What does it feel like when you relapse after leaving treatment?
I go into denial. Every time I leave treatment I feel better, I’m happier and my brain feels like it’s functioning better. But then as soon as I leave, I start thinking I’m only going to lose 10 pounds and then I think okay I’m only going to lose five more pounds and the number keeps going down to the point where I’m like, ‘how did I get here?’

What does a day in your life look like?
I haven’t worked since June 2010 which is when I had my first heart attack (Anne went on to have two more in 2019) and my kids were taken away a few years ago by Children’s Aid. Right now, I walk for four hours a day. I normally do six hours, but I’m so tired lately that I can only get in four hours. It’s really about the number for me, I have to hit 10 km a day. I guess you could call it a requirement of my eating disorder.

After walking I’ll come home and nap or watch some TV. I’m also volunteering three times a week in the afternoons. At night I’ll watch some more TV, make a small meal, purge the meal and then go to bed.

What are some of your coping strategies ?
I sew masks and bring them to local schools. The days that I do my volunteering go by fast and I have less symptoms. When I volunteer, I feel like I’m helping out — like I’m actually contributing and that I’m part of the world. Sometimes I make meals for a neighbour … stuff like that to make me feel like I am actually part of something.

What do you wish people understood about eating disorders?
I really want people to understand that eating disorders don’t have a “look.” Pretty much anyone who thinks of eating disorders thinks of anorexia — they don’t consider any of the other disordered eating that is out there. There’s also this perception that with anorexia you have to be emaciated all the time, which isn’t true. Before my diagnosis, I hid my eating disorder from my doctor for five years.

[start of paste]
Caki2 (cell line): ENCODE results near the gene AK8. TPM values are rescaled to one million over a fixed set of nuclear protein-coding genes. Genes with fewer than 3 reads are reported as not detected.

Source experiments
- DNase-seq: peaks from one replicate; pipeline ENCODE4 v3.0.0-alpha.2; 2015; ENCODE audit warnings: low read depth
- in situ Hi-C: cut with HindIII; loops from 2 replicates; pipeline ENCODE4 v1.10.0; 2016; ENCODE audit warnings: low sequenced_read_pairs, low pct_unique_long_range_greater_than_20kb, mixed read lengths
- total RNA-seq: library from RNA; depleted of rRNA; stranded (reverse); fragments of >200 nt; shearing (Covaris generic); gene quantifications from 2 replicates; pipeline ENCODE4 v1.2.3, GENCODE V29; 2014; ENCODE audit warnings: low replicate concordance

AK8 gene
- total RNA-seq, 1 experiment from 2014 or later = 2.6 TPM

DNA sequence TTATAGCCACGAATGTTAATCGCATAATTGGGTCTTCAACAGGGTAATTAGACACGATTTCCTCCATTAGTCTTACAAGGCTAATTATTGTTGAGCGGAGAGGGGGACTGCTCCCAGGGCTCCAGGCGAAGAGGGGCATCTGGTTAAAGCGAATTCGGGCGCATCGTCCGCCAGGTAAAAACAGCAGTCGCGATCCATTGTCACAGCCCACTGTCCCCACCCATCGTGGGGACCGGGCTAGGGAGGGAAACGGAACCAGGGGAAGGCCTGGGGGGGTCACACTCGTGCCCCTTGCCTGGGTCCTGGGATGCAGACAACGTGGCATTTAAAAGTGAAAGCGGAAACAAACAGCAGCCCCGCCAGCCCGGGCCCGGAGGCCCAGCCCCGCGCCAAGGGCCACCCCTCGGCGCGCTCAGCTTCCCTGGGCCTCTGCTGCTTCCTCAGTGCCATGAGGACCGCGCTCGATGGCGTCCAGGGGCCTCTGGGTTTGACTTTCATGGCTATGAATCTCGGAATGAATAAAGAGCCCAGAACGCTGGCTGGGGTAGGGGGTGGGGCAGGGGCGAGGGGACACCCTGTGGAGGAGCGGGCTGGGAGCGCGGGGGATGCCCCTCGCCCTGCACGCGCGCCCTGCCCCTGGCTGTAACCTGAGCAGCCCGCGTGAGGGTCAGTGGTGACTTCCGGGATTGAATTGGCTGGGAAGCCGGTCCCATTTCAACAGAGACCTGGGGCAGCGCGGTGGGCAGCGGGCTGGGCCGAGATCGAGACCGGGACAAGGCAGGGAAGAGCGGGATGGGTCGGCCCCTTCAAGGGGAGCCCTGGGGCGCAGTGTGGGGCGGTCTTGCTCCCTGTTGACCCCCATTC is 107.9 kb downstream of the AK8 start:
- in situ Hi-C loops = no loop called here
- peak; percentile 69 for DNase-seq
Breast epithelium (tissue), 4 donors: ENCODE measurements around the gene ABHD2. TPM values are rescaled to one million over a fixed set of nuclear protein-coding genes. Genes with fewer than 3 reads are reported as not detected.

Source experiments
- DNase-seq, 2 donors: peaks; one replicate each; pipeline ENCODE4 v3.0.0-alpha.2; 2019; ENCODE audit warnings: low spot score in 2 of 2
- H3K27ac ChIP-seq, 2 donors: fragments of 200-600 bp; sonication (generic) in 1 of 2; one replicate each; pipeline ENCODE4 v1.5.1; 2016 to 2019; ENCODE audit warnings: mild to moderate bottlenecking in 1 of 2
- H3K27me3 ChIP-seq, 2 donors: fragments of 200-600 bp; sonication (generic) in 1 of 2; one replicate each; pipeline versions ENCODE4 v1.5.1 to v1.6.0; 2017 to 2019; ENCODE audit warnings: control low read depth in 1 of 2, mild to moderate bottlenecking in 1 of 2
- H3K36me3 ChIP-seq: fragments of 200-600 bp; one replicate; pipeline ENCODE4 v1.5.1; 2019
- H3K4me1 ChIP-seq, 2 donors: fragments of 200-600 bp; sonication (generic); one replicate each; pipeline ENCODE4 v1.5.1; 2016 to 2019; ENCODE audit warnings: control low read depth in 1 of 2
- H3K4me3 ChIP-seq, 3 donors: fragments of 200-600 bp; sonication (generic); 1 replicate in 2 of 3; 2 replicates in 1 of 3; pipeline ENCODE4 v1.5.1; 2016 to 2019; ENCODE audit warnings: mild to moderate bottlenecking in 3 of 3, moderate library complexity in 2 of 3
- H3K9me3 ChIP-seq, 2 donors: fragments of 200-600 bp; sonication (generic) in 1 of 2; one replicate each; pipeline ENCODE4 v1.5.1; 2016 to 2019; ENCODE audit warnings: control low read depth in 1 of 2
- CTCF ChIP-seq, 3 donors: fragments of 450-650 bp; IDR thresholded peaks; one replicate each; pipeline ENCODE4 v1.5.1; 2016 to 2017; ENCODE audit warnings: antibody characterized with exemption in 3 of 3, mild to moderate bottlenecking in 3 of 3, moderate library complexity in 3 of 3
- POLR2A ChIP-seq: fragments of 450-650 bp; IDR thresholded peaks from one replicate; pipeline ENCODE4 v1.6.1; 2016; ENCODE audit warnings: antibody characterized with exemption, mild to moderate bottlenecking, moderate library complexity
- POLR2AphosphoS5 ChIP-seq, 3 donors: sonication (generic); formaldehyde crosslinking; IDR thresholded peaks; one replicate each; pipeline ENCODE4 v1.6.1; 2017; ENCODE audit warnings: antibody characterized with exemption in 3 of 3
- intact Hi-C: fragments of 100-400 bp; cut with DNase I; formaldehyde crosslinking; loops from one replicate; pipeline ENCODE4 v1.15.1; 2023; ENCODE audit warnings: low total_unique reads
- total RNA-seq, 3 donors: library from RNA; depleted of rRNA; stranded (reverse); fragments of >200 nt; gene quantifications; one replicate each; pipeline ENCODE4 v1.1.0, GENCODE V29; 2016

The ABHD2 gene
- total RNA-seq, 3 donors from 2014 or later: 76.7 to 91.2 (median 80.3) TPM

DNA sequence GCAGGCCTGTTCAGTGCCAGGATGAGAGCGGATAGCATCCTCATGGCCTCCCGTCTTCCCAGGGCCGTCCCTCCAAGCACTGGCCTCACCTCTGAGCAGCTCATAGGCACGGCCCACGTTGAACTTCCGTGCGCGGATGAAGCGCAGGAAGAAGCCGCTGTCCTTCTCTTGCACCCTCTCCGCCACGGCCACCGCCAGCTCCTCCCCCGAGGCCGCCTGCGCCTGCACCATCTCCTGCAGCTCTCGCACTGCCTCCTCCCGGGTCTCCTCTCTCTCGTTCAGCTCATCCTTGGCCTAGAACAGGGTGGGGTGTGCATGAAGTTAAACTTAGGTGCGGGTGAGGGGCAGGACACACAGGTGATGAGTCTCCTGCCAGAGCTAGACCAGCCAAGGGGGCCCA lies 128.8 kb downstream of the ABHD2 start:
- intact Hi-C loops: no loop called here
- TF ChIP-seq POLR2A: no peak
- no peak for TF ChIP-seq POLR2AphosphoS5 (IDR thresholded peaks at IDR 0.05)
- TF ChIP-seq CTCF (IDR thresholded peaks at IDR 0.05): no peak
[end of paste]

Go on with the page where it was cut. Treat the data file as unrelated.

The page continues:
We know eating disorders are a mental illness. What would you say to people who still mistakenly see them as a choice?
It’s easy to look at this as a choice, but the reality is that it’s torment. Your brain is yelling at you 24/7 — even if you’re starving and want to eat so badly — your brain is yelling at you that you can’t eat anything. It seems like it’s an easy fix to just eat something, but it’s the mental illness part that makes this not easy. People sometimes think it’s a phase or a diet gone wrong, but it’s really just a coping mechanism and for me, it started as a way to cope with the trauma I experienced as a child.


 

What advice would you give to people who are struggling with an eating disorder?
I think I would say that the first time in treatment is your best bet. I tell people they need to finish school and date whoever they want to date, have kids if they want to, get married if they want to, travel the world. You don’t’ get any of that with your eating disorder. I’ve lost everything because of mine. 

What would you say to family and friends who suspect a loved one has an eating disorder? 
Don’t give in to the eating disorder voice. When your loved one gets angry it’s not them, it’s their eating disorder lashing out, so don’t take it personally and don’t stop trying to get them help. 

If you or someone you know is struggling with an eating disorder, you can visit the National Eating Disorder Information Centre, which has information on where to find help. You can also find information by visiting the National Initiative for Eating Disorders.